Like, love, dislike and hate

In most reliable school coursebooks we find the rule that like, hate etc are followed by a gerund to say we enjoy or don’t enjoy something (ex. I like swimming = Mi piace nuotare). However,  we can also use I like, hate etc + to-infinitive (ex. I hate to keep people waiting). What’s the difference in meaning? I’m a teacher and I’m struggling how to make it clear to my students. Thank you! Best regards. Giusi

The fact of the matter is that English grammar is far more flexible than most Italians think! OK, there are some subtle differences. With “to hate” for example, “I hate going to the dentist” is generic, whereas “I hate to say this, but you’re wrong!” refers to a specific situation. But the English themselves are less obsessed with (and less knowledgeable about) grammar than the Italians and they probably wouldn’t even notice if you mixed up the two.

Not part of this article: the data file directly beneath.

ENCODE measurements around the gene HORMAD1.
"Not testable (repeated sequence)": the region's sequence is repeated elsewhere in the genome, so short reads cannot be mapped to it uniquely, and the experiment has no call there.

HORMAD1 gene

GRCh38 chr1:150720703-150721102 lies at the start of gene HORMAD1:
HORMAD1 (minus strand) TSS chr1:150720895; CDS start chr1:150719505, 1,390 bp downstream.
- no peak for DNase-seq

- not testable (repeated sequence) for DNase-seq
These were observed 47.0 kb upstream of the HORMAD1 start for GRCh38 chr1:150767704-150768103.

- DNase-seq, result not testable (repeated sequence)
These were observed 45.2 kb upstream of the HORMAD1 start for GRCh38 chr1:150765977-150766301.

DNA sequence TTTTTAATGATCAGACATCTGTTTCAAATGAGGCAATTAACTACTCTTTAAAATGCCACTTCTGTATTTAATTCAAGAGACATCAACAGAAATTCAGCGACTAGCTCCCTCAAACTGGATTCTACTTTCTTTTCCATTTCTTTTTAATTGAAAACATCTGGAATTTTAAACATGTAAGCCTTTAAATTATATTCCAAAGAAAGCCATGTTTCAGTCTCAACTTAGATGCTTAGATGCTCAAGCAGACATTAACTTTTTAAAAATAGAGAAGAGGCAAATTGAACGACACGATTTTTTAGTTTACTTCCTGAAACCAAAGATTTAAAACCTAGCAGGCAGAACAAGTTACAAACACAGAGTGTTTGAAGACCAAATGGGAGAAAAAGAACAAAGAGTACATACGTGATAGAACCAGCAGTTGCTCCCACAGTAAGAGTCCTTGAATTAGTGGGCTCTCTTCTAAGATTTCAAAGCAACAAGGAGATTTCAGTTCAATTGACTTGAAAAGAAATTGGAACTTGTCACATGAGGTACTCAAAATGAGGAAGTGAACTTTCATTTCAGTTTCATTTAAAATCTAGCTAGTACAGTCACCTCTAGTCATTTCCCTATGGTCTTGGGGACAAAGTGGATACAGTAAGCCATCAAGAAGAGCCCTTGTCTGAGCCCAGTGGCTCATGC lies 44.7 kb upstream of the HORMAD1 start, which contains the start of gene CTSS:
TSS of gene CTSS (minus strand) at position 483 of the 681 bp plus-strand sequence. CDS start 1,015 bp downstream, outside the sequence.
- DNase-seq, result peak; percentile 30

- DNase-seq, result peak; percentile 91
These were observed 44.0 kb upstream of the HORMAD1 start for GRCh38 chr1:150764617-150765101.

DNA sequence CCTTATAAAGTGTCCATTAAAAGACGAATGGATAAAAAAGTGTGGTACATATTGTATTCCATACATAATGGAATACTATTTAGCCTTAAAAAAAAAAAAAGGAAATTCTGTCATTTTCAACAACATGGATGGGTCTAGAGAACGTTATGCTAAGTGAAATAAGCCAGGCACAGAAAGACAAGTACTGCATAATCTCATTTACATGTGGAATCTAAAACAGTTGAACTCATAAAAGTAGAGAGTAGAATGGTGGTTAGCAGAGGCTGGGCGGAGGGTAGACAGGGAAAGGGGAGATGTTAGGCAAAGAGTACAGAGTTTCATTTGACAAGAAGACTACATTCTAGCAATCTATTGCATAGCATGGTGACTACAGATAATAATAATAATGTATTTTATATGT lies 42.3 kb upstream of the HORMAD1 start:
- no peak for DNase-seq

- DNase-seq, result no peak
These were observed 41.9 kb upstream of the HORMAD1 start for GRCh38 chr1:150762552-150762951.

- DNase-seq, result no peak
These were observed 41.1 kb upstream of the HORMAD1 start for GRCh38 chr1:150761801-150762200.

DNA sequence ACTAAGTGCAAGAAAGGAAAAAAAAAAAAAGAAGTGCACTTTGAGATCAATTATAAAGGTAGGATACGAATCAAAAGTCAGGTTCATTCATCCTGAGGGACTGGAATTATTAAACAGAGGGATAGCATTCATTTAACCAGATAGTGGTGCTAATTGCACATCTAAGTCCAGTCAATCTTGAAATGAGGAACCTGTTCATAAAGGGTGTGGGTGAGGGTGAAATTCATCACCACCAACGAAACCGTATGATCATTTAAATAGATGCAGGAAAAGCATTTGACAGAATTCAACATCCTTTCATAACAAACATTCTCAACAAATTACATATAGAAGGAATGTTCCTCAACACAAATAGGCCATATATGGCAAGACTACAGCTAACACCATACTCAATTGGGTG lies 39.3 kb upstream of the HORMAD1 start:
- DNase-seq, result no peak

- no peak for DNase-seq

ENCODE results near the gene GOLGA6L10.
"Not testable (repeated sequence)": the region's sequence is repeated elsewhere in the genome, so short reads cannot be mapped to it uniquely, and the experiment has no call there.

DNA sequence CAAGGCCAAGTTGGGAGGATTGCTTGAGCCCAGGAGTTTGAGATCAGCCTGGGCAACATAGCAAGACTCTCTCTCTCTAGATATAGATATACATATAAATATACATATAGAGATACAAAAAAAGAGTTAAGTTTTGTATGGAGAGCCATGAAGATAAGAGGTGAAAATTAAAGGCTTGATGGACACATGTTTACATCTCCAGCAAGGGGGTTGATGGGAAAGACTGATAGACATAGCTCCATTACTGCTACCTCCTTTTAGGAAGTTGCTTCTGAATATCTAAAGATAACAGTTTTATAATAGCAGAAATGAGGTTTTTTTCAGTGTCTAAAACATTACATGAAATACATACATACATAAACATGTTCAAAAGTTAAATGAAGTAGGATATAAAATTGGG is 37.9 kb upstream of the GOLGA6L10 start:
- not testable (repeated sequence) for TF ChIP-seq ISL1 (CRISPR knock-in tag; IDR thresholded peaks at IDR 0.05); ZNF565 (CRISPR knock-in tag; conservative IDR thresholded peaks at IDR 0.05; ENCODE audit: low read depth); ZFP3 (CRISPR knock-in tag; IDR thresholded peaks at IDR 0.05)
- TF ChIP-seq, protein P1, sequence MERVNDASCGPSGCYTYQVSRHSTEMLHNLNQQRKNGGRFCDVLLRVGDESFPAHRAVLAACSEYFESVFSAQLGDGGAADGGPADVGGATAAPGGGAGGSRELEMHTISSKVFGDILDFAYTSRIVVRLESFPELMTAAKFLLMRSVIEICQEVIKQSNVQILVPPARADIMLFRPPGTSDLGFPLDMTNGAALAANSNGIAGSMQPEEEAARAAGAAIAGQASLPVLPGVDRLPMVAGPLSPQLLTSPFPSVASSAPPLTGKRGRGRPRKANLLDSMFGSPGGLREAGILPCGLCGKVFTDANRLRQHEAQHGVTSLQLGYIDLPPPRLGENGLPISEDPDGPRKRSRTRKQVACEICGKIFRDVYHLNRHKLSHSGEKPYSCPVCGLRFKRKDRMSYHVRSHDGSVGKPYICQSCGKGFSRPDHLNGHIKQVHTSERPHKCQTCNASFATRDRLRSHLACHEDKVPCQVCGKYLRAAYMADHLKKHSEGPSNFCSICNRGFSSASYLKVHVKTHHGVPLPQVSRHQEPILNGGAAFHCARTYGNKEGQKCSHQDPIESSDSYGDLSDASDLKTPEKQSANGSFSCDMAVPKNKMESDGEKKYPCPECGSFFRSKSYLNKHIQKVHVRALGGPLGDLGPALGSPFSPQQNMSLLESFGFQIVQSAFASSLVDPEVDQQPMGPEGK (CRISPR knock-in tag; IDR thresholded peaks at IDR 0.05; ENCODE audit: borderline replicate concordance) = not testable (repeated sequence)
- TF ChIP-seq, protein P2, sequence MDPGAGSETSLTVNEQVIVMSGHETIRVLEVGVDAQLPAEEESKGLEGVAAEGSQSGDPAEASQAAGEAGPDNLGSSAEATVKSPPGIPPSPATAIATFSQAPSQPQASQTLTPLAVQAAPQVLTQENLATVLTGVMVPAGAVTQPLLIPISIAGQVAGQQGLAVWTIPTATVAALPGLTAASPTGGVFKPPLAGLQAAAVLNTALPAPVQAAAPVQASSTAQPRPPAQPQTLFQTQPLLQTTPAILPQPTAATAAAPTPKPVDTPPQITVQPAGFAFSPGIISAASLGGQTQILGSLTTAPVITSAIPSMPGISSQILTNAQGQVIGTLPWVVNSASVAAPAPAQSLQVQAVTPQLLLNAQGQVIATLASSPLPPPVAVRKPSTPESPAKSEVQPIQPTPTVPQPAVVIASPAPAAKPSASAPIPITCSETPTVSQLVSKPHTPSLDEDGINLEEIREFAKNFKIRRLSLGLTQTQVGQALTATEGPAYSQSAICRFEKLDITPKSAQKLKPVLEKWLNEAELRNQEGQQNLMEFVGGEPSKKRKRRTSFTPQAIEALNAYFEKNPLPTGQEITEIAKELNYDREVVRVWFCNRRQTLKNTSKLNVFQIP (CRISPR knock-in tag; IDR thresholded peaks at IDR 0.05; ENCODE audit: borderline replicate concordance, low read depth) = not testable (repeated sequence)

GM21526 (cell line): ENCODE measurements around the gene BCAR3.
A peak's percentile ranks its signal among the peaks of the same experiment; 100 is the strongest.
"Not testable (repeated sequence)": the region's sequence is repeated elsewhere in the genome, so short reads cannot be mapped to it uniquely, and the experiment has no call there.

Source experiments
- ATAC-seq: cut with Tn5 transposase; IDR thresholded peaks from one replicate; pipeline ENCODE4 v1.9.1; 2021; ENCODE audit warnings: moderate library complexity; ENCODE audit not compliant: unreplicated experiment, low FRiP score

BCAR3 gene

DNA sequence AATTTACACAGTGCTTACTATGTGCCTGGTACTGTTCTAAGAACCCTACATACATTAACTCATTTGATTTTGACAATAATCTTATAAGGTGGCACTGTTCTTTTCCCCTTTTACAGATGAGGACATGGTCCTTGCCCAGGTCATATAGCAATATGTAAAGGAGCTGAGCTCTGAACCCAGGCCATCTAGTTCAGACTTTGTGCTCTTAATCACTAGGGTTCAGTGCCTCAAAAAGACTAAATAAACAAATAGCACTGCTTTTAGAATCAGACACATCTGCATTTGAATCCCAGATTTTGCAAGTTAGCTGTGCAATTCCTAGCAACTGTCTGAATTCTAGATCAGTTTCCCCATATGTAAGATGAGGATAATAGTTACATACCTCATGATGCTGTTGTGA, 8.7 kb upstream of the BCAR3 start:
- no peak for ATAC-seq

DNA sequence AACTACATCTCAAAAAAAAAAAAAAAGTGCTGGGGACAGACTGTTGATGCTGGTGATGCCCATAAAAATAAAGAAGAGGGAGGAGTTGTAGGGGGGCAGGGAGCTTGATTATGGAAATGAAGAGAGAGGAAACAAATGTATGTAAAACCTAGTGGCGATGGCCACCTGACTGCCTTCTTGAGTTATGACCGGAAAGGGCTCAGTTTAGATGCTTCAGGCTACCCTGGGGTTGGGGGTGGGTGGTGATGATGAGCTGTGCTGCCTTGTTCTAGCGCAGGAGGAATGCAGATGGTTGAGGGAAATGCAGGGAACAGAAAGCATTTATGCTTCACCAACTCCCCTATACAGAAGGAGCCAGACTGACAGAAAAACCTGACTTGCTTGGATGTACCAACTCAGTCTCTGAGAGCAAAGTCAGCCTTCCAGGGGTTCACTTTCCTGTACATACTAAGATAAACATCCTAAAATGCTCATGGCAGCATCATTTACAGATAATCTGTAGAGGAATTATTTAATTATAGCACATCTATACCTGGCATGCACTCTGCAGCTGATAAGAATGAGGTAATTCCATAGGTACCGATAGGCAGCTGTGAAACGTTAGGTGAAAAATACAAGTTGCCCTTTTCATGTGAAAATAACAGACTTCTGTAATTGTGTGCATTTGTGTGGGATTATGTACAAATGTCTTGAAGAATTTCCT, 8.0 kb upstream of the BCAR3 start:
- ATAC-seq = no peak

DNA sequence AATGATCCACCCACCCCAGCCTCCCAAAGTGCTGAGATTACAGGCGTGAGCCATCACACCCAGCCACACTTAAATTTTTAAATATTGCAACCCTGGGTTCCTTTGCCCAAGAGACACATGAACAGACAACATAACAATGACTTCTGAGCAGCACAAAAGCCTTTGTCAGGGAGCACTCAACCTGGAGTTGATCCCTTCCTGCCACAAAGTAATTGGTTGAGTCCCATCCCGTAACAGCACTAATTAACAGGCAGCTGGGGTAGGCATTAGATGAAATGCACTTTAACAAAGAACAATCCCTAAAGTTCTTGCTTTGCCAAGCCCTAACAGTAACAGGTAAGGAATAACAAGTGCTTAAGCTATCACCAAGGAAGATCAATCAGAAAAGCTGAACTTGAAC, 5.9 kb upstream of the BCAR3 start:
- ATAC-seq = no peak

Honestly, if you want to help your students in life, it’s far more important that they actually learn to speak and listen to English. This is far more useful than learning grammar rules off by heart.  

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